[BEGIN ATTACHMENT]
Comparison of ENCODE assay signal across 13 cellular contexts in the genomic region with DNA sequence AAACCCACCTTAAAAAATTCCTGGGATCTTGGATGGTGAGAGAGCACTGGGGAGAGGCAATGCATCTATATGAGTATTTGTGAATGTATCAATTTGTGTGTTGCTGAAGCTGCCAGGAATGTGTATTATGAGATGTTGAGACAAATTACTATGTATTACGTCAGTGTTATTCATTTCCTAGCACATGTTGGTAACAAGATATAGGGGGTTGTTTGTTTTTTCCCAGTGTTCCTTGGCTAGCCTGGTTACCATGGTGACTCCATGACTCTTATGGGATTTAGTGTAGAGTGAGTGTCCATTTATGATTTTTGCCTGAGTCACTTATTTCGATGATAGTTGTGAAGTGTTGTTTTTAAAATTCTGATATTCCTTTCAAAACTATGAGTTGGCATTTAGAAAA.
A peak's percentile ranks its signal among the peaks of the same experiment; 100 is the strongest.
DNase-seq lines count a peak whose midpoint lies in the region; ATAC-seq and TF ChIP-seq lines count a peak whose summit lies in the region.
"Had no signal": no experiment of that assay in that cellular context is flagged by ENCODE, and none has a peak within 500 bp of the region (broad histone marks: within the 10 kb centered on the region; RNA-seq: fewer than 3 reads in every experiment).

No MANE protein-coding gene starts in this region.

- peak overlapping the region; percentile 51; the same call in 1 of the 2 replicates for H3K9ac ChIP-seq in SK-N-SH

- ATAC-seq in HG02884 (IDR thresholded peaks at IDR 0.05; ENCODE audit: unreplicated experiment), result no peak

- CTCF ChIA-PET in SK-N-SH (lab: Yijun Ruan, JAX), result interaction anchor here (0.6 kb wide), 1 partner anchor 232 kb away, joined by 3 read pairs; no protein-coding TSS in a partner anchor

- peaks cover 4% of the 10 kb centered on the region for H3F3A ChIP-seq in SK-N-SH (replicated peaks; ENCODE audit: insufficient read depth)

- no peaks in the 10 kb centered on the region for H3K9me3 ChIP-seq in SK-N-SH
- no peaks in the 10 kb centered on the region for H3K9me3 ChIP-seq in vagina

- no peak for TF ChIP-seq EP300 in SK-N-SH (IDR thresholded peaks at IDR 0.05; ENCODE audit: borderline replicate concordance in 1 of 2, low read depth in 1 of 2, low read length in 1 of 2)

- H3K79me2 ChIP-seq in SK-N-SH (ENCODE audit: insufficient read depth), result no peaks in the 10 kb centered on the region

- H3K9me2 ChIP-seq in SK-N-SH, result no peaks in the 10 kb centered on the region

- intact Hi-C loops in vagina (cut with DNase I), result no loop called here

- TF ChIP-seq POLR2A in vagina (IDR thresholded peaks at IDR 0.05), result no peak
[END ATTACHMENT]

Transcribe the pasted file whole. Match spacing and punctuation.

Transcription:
Comparison of ENCODE assay signal across 13 cellular contexts in the genomic region with DNA sequence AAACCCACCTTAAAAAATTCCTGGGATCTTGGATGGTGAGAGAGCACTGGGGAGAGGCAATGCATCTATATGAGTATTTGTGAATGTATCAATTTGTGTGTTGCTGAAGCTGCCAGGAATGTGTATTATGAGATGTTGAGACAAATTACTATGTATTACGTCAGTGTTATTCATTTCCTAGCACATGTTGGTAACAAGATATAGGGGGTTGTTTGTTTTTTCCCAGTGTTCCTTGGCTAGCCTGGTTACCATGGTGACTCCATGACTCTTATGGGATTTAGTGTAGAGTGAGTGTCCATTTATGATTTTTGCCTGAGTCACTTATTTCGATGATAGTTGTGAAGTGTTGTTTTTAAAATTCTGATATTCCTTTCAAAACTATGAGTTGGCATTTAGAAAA.
A peak's percentile ranks its signal among the peaks of the same experiment; 100 is the strongest.
DNase-seq lines count a peak whose midpoint lies in the region; ATAC-seq and TF ChIP-seq lines count a peak whose summit lies in the region.
"Had no signal": no experiment of that assay in that cellular context is flagged by ENCODE, and none has a peak within 500 bp of the region (broad histone marks: within the 10 kb centered on the region; RNA-seq: fewer than 3 reads in every experiment).

No MANE protein-coding gene starts in this region.

- peak overlapping the region; percentile 51; the same call in 1 of the 2 replicates for H3K9ac ChIP-seq in SK-N-SH

- ATAC-seq in HG02884 (IDR thresholded peaks at IDR 0.05; ENCODE audit: unreplicated experiment), result no peak

- CTCF ChIA-PET in SK-N-SH (lab: Yijun Ruan, JAX), result interaction anchor here (0.6 kb wide), 1 partner anchor 232 kb away, joined by 3 read pairs; no protein-coding TSS in a partner anchor

- peaks cover 4% of the 10 kb centered on the region for H3F3A ChIP-seq in SK-N-SH (replicated peaks; ENCODE audit: insufficient read depth)

- no peaks in the 10 kb centered on the region for H3K9me3 ChIP-seq in SK-N-SH
- no peaks in the 10 kb centered on the region for H3K9me3 ChIP-seq in vagina

- no peak for TF ChIP-seq EP300 in SK-N-SH (IDR thresholded peaks at IDR 0.05; ENCODE audit: borderline replicate concordance in 1 of 2, low read depth in 1 of 2, low read length in 1 of 2)

- H3K79me2 ChIP-seq in SK-N-SH (ENCODE audit: insufficient read depth), result no peaks in the 10 kb centered on the region

- H3K9me2 ChIP-seq in SK-N-SH, result no peaks in the 10 kb centered on the region

- intact Hi-C loops in vagina (cut with DNase I), result no loop called here

- TF ChIP-seq POLR2A in vagina (IDR thresholded peaks at IDR 0.05), result no peak